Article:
Conservation groups are enraged by the new “controversial” move by the Trump administration. The National Park Service and the US Fish and Wildlife Service released new legislation that allows increased hunting and trapping in many wildlife reserves all over the state.
Wildlife protection organizations condemned the hunting methods that were banned on federal lands in 2015.
Namely, with it, the federal agencies have dramatically reduced the limitations for the hunting of bears, wolves, coyotes, and even their offspring in dens.
The rules cover ten preserves in Alaska under National Park Service management including Denali National Park and Preserve.
The new legislation was encouraged by the orders issued by former Interior Secretary Ryan Zinke in 2017 to provide greater recreational access for hunting and fishing in Alaska, and a memorandum recognizing states as the leading authorities for fish and wildlife management.
Hunters will be allowed to bait brown and black bears with human food, and even artificial light, to kill wolves and coyotes in their dens during the season when mothers wean their young, to use dogs to hunt bears and to hunt swimming caribou from motorboats.
For the first time, Alaska’s Kenai National Wildlife Refuge will allow brown bear hunting in ‘registered bait stations’ too.
Trump administration reversed the Obama-era bans, which restricted the hunting and trapping of the wildlife in all national parks.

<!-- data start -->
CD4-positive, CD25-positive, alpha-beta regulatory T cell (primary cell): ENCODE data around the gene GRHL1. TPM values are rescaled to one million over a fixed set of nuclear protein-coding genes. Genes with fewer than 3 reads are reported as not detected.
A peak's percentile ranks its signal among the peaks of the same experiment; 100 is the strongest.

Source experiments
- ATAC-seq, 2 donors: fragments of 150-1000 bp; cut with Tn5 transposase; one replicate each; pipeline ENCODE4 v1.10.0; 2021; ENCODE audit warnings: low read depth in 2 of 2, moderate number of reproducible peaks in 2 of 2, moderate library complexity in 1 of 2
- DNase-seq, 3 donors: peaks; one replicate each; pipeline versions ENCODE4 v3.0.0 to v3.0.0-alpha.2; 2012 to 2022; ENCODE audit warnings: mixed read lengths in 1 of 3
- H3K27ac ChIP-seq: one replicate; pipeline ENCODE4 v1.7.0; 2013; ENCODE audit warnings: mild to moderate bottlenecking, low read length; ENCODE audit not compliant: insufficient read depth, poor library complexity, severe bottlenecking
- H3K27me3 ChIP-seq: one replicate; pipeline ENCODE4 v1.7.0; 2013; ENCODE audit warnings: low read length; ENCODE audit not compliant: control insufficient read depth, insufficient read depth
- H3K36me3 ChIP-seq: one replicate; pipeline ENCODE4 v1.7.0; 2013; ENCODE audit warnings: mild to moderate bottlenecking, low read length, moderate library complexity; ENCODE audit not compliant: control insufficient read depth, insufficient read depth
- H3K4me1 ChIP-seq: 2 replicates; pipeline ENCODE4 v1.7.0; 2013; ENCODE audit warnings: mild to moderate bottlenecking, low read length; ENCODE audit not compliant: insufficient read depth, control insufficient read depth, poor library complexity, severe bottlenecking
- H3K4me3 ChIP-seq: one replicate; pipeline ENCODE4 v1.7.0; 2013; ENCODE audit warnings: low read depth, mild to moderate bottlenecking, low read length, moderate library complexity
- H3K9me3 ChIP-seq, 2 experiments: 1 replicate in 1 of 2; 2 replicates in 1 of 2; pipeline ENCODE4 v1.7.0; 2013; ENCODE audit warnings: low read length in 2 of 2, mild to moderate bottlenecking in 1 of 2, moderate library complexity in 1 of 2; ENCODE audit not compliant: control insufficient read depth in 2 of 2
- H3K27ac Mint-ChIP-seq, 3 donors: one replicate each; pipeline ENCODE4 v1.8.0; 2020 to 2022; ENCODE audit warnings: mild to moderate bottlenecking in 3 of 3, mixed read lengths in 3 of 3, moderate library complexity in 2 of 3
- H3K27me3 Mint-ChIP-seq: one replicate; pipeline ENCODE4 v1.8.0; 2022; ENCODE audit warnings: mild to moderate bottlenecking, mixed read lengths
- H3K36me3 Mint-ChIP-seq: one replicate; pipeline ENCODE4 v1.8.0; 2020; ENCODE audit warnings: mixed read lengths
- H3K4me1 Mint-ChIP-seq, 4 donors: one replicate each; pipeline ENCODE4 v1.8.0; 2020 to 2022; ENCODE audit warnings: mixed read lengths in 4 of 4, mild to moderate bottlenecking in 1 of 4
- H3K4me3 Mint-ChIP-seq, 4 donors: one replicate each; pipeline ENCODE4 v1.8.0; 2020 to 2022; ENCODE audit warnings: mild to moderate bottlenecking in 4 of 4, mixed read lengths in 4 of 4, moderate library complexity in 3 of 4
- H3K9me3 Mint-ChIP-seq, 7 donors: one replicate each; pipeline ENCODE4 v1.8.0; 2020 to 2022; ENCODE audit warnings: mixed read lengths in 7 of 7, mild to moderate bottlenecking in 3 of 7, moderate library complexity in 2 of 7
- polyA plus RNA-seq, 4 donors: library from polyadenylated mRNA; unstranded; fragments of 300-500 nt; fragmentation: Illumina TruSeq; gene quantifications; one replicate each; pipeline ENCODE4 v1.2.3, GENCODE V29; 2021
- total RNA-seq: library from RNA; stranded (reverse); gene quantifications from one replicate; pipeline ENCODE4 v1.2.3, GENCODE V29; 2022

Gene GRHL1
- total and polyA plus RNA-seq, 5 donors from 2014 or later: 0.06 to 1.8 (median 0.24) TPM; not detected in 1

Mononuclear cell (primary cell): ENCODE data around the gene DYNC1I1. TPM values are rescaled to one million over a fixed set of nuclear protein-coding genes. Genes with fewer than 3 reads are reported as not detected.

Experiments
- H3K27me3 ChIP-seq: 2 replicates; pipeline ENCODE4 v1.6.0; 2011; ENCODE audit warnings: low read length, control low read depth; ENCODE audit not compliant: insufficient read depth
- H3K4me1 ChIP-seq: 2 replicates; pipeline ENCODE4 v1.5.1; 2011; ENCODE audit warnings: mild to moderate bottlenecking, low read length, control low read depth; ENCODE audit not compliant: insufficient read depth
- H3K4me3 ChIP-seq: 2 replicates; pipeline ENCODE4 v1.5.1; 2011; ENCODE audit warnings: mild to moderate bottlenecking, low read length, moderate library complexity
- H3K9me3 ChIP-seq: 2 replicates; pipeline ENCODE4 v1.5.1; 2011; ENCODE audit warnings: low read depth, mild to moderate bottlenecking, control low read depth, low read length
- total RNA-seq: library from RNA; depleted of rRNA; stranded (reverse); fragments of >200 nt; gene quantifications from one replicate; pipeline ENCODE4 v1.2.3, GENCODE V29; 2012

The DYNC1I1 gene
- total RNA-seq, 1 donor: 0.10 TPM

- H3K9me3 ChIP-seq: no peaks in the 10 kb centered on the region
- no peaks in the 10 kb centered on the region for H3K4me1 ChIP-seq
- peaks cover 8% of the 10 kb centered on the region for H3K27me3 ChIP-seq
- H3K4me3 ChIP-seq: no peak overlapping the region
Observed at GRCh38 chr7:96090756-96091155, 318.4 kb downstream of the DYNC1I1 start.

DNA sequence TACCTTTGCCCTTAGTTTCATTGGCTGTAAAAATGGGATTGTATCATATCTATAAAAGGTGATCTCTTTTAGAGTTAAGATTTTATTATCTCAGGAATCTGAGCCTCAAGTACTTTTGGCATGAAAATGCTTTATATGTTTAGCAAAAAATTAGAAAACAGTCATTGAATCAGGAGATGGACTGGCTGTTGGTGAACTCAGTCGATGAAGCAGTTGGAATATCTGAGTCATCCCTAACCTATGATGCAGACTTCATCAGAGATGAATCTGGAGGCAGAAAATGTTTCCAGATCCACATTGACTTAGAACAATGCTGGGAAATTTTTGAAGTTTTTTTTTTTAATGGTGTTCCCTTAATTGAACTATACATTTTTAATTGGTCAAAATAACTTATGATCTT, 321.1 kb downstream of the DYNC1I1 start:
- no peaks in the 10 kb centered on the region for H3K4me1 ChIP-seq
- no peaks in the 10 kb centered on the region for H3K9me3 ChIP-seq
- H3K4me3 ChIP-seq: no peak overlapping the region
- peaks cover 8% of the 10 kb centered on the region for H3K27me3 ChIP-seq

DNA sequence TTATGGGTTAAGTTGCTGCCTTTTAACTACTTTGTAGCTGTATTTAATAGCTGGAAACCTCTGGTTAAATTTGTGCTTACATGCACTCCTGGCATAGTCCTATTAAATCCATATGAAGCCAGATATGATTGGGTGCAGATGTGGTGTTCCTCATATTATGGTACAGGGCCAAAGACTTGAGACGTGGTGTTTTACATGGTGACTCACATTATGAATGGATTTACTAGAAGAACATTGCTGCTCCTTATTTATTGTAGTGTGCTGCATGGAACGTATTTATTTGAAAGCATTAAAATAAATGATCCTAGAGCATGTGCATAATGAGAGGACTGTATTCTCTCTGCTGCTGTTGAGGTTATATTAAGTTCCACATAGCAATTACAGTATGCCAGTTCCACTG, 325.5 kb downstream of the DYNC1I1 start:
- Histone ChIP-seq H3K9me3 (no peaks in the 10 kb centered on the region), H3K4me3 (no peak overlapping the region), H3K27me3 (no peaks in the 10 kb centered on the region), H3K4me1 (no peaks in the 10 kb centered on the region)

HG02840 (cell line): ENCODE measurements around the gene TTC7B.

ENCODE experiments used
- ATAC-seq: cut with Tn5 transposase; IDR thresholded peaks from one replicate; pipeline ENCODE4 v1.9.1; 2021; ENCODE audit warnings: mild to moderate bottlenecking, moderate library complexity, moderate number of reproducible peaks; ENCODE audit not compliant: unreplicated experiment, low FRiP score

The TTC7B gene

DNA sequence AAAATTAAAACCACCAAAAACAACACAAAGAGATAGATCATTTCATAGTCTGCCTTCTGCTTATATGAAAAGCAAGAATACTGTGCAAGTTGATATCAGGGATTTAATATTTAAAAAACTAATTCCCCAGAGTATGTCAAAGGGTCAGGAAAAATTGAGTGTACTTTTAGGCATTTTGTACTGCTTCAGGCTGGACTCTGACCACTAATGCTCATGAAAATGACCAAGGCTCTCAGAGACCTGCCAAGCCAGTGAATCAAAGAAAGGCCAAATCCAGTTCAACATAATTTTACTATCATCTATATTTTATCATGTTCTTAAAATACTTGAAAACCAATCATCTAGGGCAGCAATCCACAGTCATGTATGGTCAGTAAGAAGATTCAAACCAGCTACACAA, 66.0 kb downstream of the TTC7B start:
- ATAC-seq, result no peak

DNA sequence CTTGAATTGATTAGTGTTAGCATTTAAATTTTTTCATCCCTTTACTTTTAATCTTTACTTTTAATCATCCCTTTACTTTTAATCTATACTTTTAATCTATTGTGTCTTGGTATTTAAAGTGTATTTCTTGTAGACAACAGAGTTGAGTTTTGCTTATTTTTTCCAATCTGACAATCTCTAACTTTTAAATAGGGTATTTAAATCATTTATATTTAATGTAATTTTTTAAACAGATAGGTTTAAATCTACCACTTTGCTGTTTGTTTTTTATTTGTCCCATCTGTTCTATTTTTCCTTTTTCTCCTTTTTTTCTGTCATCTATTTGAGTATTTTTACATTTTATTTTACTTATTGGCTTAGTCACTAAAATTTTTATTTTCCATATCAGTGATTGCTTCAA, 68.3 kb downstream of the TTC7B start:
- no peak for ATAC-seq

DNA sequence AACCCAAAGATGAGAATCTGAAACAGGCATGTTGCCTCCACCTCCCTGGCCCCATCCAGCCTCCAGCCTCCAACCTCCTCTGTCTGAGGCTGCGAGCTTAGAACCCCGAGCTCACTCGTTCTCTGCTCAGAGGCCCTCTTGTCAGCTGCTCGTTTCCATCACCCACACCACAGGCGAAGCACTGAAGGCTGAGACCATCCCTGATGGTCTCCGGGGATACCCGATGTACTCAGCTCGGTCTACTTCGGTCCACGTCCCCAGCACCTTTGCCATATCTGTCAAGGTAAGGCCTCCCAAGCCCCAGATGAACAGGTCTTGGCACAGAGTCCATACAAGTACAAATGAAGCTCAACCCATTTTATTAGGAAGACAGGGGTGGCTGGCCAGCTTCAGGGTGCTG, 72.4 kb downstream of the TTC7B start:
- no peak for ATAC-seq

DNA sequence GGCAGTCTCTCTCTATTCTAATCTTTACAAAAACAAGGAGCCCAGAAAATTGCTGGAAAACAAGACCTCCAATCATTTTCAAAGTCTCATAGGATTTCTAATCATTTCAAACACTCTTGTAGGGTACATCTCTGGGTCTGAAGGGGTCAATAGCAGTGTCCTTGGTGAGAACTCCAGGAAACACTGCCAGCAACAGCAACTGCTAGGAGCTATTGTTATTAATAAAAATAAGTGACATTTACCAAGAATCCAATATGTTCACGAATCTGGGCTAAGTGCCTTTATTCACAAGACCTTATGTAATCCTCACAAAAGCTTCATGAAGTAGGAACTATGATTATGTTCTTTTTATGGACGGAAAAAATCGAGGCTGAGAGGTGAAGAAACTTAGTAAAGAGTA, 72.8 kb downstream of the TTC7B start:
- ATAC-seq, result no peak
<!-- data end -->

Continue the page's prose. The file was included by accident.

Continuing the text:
Hunting on nature preserves in Alaska will become effective on July 9, and it will be again controlled by the state rather than the federal government.
Conservation groups criticize these harsh measures. They claim that this cruel move will encourage merciless hunting methods.
Ben Williamson, the program director at World Animal Protection US said:
“Allowing the killing of bear cubs and wolf pups in their dens is barbaric and inhumane. It takes no skill or cunning to lure bears with donuts and shoot caribou from motorboats. The killing of animals for enjoyment or sport not only causes mass suffering to wildlife, but it threatens whole ecosystems and wildlife habitats.
Around the world, places once famous for hunting are finding greater value in preserving their wildlife for viewing rather than killing. There’s more to environmental protection than leaving enough animals for the next generation to shoot and kill. Together, we need to commit to ending the use of wild animals for entertainment.”
On the other hand, hunting organizations and groups of tribes from the Alaskan interior state claim that these legislation changes support subsistence and sport hunters.
Victor Joseph, chair of the Tanana Chiefs Conference that represents 42 tribes of the Alaska interior, stated:
“The previous limitations enacted in 2015 threatened our way of life and our centuries-long sustainable management practices.”
Alaska Governor Michael J. Dunleavy added that the reversal “confirms the sovereign authorities the state has with respect to managing wildlife on our national preserve lands. This is a step towards acknowledging Alaska’s rightful control over fish and wildlife resources all across the state.”